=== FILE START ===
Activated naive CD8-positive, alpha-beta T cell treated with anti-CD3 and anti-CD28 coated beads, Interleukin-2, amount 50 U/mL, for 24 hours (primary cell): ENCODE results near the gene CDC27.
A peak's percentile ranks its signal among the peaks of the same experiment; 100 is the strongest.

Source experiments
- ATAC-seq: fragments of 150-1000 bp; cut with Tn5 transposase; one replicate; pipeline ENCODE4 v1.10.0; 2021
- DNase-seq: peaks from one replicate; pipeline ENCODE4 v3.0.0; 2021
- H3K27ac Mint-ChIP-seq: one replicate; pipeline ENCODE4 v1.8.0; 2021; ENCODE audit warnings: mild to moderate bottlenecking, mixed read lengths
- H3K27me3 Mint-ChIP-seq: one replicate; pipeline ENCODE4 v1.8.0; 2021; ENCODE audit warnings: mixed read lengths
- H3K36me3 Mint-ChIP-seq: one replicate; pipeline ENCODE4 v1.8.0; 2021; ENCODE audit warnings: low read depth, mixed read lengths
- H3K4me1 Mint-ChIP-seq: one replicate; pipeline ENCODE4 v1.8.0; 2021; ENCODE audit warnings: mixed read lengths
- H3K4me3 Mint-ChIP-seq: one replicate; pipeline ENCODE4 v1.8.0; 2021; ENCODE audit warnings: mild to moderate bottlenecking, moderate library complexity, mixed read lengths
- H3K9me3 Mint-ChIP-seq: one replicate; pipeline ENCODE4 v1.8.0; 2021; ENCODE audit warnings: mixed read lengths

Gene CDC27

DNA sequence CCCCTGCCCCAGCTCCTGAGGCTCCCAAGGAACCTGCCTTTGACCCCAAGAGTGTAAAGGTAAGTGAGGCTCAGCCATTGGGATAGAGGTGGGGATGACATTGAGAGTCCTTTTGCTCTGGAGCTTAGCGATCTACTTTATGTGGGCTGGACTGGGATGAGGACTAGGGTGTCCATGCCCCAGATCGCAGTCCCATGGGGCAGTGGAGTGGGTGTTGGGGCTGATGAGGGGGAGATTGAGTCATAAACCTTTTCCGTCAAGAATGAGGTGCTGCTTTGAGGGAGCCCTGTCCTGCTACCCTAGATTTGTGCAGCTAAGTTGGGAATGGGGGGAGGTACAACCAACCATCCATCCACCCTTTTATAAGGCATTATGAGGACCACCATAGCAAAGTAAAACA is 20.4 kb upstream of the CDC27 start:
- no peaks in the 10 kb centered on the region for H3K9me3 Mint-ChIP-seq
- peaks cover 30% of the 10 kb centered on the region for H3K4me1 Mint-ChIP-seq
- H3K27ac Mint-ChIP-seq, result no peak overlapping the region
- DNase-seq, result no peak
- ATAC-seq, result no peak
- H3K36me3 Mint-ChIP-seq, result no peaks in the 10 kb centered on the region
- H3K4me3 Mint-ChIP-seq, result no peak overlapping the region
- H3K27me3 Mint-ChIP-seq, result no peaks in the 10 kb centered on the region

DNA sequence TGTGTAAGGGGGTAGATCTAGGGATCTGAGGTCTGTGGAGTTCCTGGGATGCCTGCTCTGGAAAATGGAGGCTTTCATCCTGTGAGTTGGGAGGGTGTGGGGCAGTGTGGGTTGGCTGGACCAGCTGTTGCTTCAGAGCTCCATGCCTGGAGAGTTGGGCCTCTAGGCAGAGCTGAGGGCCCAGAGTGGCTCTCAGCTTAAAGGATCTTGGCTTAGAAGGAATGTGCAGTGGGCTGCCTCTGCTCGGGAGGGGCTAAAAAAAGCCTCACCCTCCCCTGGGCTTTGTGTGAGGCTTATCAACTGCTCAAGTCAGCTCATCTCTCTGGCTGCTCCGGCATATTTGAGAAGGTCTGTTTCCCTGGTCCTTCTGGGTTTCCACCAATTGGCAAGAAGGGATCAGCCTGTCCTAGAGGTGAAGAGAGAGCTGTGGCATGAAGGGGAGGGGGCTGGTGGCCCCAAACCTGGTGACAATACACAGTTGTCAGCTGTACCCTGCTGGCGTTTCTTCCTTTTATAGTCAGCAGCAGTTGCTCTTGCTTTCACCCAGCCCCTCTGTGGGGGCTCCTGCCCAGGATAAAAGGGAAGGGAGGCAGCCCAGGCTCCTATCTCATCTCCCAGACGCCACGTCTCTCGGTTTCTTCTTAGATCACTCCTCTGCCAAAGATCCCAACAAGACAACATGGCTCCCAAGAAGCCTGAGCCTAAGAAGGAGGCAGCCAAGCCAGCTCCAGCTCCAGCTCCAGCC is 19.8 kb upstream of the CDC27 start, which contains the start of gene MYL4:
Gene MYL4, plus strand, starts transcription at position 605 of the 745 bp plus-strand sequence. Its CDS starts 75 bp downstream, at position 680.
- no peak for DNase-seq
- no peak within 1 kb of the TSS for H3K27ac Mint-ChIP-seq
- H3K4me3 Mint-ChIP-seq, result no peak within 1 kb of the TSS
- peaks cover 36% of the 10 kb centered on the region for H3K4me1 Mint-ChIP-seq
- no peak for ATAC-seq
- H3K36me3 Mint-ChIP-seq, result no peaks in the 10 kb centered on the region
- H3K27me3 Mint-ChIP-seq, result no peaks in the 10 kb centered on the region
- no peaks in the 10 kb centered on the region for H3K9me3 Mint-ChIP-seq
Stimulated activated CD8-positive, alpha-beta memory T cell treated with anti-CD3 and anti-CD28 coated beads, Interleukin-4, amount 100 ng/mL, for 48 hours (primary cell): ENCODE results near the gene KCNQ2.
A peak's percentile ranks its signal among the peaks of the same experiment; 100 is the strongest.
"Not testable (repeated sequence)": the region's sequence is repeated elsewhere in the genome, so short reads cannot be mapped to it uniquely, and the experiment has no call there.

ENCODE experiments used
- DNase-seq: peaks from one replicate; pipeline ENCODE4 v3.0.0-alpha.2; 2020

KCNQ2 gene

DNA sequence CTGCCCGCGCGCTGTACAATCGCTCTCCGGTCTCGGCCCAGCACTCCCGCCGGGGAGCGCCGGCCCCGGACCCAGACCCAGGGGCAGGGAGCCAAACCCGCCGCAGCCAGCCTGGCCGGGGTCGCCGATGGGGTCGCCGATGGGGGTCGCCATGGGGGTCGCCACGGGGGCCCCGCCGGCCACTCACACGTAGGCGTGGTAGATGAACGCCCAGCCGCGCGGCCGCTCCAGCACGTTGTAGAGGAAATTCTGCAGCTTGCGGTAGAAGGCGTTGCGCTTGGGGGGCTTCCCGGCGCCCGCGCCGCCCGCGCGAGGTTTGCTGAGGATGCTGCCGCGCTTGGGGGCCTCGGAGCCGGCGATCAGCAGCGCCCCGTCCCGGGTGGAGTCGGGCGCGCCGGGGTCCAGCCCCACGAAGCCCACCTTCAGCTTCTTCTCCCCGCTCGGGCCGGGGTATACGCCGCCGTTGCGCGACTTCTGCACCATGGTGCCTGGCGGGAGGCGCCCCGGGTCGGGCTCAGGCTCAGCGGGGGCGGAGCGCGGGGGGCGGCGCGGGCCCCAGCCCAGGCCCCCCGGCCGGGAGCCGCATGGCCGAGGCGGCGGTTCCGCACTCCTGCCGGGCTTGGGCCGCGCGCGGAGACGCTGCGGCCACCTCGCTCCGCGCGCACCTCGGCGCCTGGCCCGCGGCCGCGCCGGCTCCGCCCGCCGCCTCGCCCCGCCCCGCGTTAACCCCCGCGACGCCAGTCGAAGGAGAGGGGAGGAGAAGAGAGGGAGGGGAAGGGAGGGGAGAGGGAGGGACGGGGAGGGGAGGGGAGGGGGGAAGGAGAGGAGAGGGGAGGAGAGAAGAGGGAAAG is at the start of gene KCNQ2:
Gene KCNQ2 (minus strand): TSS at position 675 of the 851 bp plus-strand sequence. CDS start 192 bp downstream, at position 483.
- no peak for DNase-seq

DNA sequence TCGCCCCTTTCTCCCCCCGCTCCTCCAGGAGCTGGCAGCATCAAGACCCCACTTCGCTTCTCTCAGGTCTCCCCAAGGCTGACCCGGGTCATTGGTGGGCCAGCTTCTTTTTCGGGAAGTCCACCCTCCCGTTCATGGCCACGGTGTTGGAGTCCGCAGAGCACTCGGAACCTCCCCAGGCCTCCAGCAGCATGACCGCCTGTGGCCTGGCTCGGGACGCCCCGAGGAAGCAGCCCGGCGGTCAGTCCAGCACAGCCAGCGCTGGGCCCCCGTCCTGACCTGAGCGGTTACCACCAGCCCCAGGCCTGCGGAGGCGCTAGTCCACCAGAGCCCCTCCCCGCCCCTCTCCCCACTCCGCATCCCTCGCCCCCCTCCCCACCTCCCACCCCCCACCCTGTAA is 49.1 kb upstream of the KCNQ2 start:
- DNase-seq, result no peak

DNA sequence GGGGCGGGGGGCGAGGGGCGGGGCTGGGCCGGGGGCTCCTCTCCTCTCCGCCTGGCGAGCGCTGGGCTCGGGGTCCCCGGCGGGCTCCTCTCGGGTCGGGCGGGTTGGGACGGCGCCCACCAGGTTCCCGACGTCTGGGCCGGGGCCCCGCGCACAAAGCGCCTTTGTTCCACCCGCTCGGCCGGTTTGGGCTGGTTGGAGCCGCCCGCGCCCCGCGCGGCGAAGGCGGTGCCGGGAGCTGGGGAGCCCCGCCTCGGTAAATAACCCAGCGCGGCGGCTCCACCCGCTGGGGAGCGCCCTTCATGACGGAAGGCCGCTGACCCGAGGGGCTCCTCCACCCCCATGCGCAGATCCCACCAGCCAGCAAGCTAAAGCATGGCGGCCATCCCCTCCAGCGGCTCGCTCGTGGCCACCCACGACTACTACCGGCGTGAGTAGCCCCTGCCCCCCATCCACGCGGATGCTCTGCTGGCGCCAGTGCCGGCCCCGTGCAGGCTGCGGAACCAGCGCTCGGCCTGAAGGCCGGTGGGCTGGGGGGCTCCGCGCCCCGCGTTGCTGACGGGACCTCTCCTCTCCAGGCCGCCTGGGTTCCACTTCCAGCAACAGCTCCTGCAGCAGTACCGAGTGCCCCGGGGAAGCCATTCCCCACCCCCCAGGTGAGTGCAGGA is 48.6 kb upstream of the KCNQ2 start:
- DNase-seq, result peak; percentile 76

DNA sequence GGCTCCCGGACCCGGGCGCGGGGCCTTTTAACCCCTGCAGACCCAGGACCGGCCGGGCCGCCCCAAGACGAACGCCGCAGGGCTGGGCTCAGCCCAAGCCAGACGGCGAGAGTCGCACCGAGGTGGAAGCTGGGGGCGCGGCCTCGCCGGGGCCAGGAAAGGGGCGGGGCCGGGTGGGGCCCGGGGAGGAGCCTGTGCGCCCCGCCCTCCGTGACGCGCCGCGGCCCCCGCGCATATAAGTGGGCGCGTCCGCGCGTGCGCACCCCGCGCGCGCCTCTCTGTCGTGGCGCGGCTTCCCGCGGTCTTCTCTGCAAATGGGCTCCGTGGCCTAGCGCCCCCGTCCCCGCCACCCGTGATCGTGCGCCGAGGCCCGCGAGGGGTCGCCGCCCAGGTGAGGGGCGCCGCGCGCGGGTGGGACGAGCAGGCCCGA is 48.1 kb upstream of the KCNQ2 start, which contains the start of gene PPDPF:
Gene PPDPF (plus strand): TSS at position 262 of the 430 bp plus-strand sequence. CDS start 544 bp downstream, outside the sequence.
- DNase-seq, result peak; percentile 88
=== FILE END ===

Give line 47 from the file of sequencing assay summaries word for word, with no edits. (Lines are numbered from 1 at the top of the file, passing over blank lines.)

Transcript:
- DNase-seq, result peak; percentile 88